Shelter In Place Tips and Lessons Learned:
Notes on generator size:
Each generator specifies the total amperage it can support. There are 3 important things to remember about that total:
Notes on gas stoves:
Gas stoves made after 1990 have a lockout feature that will NOT allow the burners to be manually lit. The safety feature added to them locks the gas valve so it will not flow to allow a manual light. I discovered this much to my consternation. Next time I'll buy a vintage stove!
DO NOT LEAVE YOUR PETS BEHIND. If it isn't safe for you, it isn't safe for your pets. They may become trapped, abused, or die. They will NOT "be OK on their own". They MIGHT get lucky and be taken in but the odds are against them.
Not all people shelters accept pets - in fact most don't. So disaster planning is essential. Just as you may have plans in the event of an earthquake, be sure to include your 4 legged family in those plans:
PREPARING AN EVACUATION KIT
Have a PREPACKED container with:
Encountering an animal in need can happen anywhere: a grocery store parking lot (as I once discovered), an office complex, a field, a festival, a gas station, the side of a freeway....you get the idea. Sometimes you aren't prepared; and when you go back later the animal is gone. This can be heart breaking especially if the animal was in desperate need like the kitten I found in the grocery store parking lot trying to eat a piece of mulch she was so starved at that point. This was 20 years ago but I remember it well:
I was new to animal rescue, and unprepared because I'd gone to buy my weekly groceries not rescue cats! It was 40 degrees out, she was weak with hunger. I had a friend with me who I sent into the store to buy a can of kitten food and a plastic bowl. I opened it and she ate the whole thing in seconds. I sent him back into the store for more cans, while I stayed with her to ensure she didn't run off. I opened the next can, while he went back into the store and came back with a laundry basket with a lid (thankfully it was a grocery store that had more than milk and dry goods!) and a large dishtowel. We turned the laundry basket into a cat carrier, abandoned the weekly grocery shopping, and took her home. We paid for her vaccinations and tests, and the local Shelter put her into their adoption program and two weeks later she had a forever home.
After that, I began keeping things in my car in case I encountered a situation like that again. Here's what you'll need to build an emergency rescue kit:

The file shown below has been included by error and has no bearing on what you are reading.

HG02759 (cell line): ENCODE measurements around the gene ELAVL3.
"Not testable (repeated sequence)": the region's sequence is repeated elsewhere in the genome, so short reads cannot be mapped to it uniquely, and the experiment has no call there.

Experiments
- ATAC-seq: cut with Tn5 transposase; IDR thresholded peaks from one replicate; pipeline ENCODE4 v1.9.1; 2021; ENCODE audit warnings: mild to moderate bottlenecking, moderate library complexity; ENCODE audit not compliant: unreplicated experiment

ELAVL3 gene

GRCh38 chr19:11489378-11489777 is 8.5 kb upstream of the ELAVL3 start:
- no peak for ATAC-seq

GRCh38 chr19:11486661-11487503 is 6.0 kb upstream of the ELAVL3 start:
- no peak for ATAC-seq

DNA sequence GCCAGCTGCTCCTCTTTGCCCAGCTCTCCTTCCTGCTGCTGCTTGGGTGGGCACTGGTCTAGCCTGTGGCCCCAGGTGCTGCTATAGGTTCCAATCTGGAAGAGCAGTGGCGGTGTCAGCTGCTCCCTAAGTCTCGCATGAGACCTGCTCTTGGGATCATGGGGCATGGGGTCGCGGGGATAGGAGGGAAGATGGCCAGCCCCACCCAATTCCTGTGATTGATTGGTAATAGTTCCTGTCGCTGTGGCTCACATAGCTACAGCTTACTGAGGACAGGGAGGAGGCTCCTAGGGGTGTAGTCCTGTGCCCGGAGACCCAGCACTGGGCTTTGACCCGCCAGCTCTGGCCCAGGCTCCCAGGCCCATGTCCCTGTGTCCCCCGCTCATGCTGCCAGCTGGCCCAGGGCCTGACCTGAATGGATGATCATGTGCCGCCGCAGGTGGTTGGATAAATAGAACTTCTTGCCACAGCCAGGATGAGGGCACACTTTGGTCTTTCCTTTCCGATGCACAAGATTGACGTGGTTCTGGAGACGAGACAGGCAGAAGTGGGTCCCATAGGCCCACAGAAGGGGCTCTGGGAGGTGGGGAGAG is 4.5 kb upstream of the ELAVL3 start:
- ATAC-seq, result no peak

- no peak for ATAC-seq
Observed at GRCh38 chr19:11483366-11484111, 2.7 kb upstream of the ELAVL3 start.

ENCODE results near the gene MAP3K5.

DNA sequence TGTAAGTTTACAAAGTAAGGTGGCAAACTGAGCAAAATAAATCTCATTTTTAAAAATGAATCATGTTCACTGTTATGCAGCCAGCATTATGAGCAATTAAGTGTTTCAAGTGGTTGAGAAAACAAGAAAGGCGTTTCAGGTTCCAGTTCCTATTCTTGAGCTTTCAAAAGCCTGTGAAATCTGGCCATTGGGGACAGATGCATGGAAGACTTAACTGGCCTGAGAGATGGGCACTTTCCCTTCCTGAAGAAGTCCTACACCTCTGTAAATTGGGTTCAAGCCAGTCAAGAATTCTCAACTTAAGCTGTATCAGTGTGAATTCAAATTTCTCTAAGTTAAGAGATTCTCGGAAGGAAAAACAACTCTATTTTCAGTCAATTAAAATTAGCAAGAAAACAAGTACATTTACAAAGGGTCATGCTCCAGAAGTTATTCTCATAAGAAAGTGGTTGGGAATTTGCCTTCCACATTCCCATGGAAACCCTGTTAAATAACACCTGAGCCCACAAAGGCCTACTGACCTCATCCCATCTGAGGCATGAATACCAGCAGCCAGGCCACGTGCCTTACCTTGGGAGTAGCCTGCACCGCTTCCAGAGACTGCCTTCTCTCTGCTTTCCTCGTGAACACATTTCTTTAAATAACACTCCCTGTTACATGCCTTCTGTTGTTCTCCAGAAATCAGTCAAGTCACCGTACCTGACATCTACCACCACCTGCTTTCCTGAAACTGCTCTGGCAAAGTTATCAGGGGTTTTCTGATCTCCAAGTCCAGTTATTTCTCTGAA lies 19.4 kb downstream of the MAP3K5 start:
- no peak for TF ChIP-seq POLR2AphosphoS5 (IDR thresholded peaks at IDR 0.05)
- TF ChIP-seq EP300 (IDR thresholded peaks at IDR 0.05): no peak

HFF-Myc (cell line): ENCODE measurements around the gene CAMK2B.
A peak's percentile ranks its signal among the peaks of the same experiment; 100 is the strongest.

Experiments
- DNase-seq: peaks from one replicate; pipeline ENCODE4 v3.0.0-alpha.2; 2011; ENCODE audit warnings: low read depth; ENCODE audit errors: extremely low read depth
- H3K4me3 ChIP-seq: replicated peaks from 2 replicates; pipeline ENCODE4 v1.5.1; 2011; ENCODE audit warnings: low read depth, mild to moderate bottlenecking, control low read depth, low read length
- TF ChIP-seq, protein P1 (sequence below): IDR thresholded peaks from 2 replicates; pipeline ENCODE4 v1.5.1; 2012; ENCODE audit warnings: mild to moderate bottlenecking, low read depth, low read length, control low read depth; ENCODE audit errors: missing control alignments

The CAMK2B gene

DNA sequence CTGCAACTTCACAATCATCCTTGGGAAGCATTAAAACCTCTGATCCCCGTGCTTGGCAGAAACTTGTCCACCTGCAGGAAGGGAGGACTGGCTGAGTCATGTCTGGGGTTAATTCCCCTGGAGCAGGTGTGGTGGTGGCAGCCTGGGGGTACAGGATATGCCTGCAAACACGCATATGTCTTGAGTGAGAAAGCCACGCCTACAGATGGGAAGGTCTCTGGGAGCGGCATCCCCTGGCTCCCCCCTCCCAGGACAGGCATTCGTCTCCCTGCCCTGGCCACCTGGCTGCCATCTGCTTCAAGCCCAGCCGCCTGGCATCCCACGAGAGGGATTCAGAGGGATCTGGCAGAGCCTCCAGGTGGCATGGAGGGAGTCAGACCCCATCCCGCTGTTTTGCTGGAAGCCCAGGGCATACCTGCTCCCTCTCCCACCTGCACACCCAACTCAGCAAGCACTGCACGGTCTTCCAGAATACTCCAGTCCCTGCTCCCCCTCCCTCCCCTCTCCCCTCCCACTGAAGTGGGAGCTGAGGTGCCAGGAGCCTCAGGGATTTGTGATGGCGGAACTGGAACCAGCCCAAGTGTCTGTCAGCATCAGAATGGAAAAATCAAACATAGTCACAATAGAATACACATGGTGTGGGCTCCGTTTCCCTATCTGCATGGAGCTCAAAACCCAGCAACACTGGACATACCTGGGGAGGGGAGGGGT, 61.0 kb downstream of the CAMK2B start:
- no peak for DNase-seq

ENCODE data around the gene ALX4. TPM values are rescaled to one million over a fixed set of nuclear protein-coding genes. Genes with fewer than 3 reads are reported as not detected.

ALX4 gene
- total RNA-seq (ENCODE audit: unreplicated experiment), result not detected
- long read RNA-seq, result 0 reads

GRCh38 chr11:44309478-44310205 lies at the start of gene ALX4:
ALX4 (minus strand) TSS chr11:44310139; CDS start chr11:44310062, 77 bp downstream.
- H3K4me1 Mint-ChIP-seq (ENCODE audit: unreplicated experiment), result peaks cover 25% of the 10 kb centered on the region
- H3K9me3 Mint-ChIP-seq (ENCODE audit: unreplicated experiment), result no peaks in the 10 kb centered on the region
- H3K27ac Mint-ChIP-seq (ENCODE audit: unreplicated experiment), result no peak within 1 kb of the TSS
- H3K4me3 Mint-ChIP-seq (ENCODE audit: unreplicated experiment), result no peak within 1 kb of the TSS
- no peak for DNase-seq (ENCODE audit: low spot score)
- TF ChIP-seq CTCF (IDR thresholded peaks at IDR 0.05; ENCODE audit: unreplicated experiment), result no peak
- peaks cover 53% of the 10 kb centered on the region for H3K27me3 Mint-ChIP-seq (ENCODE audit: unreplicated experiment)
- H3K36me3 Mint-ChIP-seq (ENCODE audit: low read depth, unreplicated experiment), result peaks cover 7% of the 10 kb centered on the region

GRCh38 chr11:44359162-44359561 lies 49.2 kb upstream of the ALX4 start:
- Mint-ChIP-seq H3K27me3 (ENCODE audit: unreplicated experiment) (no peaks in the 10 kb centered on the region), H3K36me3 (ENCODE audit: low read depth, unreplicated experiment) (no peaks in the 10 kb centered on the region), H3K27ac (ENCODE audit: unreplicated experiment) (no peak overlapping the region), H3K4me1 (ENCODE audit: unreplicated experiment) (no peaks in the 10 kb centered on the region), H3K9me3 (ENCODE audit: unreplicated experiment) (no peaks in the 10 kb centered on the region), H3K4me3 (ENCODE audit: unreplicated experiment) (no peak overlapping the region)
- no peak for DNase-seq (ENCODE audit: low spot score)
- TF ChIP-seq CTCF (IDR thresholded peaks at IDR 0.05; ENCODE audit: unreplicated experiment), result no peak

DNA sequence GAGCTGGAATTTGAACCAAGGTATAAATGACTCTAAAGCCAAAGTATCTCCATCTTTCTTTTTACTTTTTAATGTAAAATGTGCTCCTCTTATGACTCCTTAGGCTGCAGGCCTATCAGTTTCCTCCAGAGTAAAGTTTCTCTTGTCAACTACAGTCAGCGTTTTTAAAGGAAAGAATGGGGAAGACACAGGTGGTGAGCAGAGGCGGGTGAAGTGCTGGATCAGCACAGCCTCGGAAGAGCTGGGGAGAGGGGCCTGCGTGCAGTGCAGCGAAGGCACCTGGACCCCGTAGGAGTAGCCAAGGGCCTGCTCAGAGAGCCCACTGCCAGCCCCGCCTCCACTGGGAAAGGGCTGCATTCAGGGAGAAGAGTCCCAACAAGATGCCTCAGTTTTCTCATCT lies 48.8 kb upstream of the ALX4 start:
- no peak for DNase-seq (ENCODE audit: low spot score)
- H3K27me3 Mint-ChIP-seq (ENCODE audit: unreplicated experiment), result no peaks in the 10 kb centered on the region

Remember to always use caution and common sense. You may need to call for help. The animal may not have had a Rabies vaccination; if you get bit, go to the ER so they can administer any necessary shots.
Every pet is different on the temperature they can endure. Older or overweight dogs, and brachycephalic (short nosed dogs such as bulldogs) are at greater risk for heat stroke and heat exhaustion which are life threatening. Dogs that are recently moved to a different climate and were previously not acclimated to heat will struggle and may always be more sensitive to high temperatures. The thickness of the coat doesn't necessarily matter. Even those with short, thin coats can become overheated.
MYTHBUSTER: Cats do NOT tolerate heat! They are just as susceptible to heat stroke as dogs and people.
Signs of heat exhaustion in cats are rapid breathing, redness of the tongue, vomiting, lethargy, stumbling, staggering gait. As their body temperature rises, the cat will collapse and have seizures or slip into a coma.
Vigorous exercise in high temperatures can bring on heat exhaustion or stroke especially when the dog is not used to vigorous exercise or the temperatures have suddenly changed from cold or cool to very warm.
Always bring plenty of water along for the dog when you go to a park or take the dog for a walk on a hot day. Pet stores have refillable drinking bottles for dogs. Dehydration can add to the danger of heat exhaustion and stroke.
In warm weather, their water bowl will need to be filled more often as they will go through their water much faster than previously and running out of water in warm temperatures can be life threatening.
Symptoms of heat exhaustion are lethargy and listlessness, excessive panting, and anxiety followed by diarrhea and vomiting which is followed by going into shock. Do NOT put cold water or ice packs on the animal because it makes it harder for them to cool off. Dogs cool themselves through shade, drinking water, and panting.
Normal Heart and Respiratory Rates for Cats and Dogs